The biggest myth in cybersecurity is that small- and medium-sized businesses (SMBs) are too small for hackers to attack. In fact, the opposite is true. Global enterprises are often assumed to have multiple layers of cutting-edge security in place but, because SMBs with smaller budgets regularly process sensitive information every day, they are some of the most prized targets for hackers. Reports found that in the first half of 2018, cyberattacks on companies with 250 employees or less doubled, with an average loss of $188,000 per attack.
Email systems are a primary vector of attack — remember the Sony attack of 2014? If such a large, multinational corporation can’t even keep its email safe, what hope is there for SMBs?
Actually, quite a bit — and it doesn’t take a Fortune 500 budget. There are many things your SMB can do to make its email systems significantly more secure without breaking the bank. Below are five tips to keep you and your team safe.
Encryption is key
Most emails are sent without encryption, a digital process that keeps the information communicated in an email confined to only those intended to read it. Many methods of encryption are available these days, and the tools you choose will mostly depend on the levels of security and convenience you require, but it is imperative that you do opt for some. Options include identity-based email encryption protocols and transport layer security that protects messages in transit, among others.
Keep passwords secure
Every employee should have their own passwords for their workstations and their email accounts, but they should also follow security best practices. Make sure they are using strong passwords that utilize upper- and lowercase letters, numbers, and symbols at least 12 characters in length. Naturally, passwords like “password” and “123456” should be avoided — but these somehow stubbornly remain some of the most common passwords in use. And no employee should be recycling their passwords across different accounts. Password manager apps are best for these scenarios.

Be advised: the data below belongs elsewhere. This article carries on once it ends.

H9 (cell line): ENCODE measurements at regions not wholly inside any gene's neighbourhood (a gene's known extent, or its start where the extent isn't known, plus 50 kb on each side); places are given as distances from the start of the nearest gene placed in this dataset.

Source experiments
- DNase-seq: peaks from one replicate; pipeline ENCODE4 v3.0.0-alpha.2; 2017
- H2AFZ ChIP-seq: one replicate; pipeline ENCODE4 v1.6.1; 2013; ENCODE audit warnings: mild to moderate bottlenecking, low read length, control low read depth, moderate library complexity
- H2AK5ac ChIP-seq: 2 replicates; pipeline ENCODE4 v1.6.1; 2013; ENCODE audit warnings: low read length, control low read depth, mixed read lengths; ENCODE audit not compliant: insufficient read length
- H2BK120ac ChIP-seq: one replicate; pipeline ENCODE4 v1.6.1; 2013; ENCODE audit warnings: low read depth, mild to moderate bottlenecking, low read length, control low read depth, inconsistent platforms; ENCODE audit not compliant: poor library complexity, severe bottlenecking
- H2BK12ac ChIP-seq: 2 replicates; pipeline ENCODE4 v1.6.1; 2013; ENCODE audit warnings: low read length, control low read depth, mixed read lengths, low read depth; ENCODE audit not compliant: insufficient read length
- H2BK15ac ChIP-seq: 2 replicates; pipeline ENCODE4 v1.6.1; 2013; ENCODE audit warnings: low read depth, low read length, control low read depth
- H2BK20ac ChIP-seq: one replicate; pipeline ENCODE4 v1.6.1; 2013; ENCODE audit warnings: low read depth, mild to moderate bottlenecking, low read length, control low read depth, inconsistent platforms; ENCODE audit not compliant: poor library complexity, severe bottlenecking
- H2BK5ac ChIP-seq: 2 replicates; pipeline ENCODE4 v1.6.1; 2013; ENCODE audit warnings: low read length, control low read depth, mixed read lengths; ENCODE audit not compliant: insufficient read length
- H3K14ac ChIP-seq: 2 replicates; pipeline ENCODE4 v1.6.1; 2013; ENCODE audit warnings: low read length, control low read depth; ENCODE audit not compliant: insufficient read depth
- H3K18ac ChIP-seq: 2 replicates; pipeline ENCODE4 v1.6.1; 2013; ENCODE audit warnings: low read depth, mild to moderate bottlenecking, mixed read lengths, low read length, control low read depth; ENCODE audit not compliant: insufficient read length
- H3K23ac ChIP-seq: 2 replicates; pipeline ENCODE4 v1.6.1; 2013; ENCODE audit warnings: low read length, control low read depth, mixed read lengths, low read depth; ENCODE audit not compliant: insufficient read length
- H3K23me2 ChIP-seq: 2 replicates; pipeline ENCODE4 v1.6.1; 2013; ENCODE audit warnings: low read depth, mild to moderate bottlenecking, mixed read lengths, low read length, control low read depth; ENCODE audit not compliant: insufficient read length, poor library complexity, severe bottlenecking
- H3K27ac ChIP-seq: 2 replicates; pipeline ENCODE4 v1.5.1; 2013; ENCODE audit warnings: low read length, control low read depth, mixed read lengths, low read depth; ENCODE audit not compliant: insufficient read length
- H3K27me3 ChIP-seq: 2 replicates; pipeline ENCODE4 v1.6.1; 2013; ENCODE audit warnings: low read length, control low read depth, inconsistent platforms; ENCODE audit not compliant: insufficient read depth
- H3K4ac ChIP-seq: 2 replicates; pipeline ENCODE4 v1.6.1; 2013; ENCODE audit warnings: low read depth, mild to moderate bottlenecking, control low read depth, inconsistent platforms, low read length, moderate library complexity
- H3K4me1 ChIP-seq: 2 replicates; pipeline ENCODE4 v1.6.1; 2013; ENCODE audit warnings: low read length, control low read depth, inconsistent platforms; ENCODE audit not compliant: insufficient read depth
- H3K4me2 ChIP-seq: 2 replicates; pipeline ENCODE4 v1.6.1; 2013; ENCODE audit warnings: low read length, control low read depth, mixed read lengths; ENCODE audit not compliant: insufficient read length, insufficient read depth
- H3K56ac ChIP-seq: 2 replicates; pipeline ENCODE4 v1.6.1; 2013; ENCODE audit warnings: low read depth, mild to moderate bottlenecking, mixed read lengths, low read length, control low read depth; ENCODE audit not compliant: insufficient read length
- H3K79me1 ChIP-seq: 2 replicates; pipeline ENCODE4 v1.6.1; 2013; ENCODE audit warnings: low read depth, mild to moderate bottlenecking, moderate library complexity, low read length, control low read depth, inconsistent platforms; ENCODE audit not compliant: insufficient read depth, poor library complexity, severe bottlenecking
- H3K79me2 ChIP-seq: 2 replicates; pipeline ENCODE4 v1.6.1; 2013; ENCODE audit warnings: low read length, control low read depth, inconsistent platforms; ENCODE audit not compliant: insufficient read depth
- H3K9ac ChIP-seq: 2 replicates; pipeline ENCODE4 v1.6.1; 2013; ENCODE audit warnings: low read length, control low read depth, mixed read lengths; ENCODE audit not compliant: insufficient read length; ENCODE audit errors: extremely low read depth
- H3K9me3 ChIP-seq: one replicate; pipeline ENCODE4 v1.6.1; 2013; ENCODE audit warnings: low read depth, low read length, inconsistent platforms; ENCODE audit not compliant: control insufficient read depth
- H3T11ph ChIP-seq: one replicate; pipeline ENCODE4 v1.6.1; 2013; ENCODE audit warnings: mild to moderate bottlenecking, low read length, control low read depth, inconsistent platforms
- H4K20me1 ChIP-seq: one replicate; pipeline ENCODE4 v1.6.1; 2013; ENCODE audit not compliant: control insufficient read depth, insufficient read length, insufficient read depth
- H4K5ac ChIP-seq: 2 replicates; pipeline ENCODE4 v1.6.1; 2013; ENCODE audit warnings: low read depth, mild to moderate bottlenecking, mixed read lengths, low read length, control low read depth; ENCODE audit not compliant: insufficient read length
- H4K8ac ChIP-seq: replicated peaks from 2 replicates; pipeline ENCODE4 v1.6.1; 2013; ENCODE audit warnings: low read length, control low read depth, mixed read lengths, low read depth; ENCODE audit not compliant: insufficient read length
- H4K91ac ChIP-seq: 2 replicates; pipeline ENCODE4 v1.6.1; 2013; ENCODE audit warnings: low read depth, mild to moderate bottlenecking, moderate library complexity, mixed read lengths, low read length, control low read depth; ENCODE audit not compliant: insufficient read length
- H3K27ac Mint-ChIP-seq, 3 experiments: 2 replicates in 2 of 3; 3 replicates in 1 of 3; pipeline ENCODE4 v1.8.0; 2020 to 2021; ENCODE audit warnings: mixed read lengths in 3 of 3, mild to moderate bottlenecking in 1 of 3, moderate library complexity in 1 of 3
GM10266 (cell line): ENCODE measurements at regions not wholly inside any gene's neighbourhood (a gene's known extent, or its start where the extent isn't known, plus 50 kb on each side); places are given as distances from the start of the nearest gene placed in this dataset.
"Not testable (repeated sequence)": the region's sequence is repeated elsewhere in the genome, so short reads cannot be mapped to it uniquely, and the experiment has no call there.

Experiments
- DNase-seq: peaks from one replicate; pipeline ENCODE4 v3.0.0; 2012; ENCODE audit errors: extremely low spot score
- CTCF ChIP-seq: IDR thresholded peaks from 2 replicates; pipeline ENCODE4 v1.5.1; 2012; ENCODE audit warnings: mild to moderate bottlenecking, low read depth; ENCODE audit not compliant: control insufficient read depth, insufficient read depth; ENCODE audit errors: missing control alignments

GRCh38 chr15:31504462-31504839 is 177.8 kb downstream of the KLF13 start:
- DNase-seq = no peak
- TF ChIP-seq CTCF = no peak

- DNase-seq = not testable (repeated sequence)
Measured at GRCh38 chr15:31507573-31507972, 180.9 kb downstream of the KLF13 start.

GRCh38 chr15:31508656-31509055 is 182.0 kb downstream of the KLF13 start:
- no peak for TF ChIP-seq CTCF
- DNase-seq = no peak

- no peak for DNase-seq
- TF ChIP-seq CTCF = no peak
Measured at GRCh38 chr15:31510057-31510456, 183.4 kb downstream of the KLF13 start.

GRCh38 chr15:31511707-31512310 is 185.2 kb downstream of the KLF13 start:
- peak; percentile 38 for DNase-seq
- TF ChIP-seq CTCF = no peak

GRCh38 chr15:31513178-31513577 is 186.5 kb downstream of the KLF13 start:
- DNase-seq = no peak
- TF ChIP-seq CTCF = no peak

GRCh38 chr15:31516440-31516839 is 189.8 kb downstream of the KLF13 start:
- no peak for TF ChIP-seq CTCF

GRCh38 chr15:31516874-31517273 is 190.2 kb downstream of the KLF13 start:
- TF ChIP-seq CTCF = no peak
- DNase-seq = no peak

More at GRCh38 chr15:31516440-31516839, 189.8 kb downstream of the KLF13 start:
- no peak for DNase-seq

Two-factor authentication should also be enabled. This adds another layer of security on top of passwords, usually though a temporary verification code sent directly to your phone. By activating two-factor authentication, email accounts will still be protected even if hackers managed to get a hold of the passwords.
Keep only what’s essential
Do you have a logical retention policy in place for company emails? It’s a good idea to have employees periodically purge their stored email communications of data that’s not critical to ongoing business. Why store sensitive information you’ll never use? Purging it means one less liability on the books. Large enterprises often do this every 60 to 90 days. Remembering to purge old emails regularly can be difficult for employees, so setting automated reminders can be a big help.
Train your team
Half of all American companies spend less than 1% of their security budget on employee training programs. This is particularly troubling when it comes to email security, where they often play the most crucial role in keeping systems safe. A good training program instructs employees on what emails to avoid and what behaviors to abstain from. Obvious points include never opening attachments from unknown senders; never responding to external password change requests; always updating firewalls and antivirus software; noticing signs of hacks; purging procedures; and phishing detection. For more detailed training programs, contact an ITS technician today.
Manage mobile devices
More and more business is being done either at home or on the go. The lines between personal and work communications — and the devices used to conduct either — often blur. Make sure you maintain strict standards and policies for employee mobile device usage, one that covers both personal and company-issued devices if both are being used to send and receive company emails. Devices, like in-office workstations, should be password protected and should be running approved security apps that prevent hackers from accessing them when they’re connected to shared Wi-Fi networks.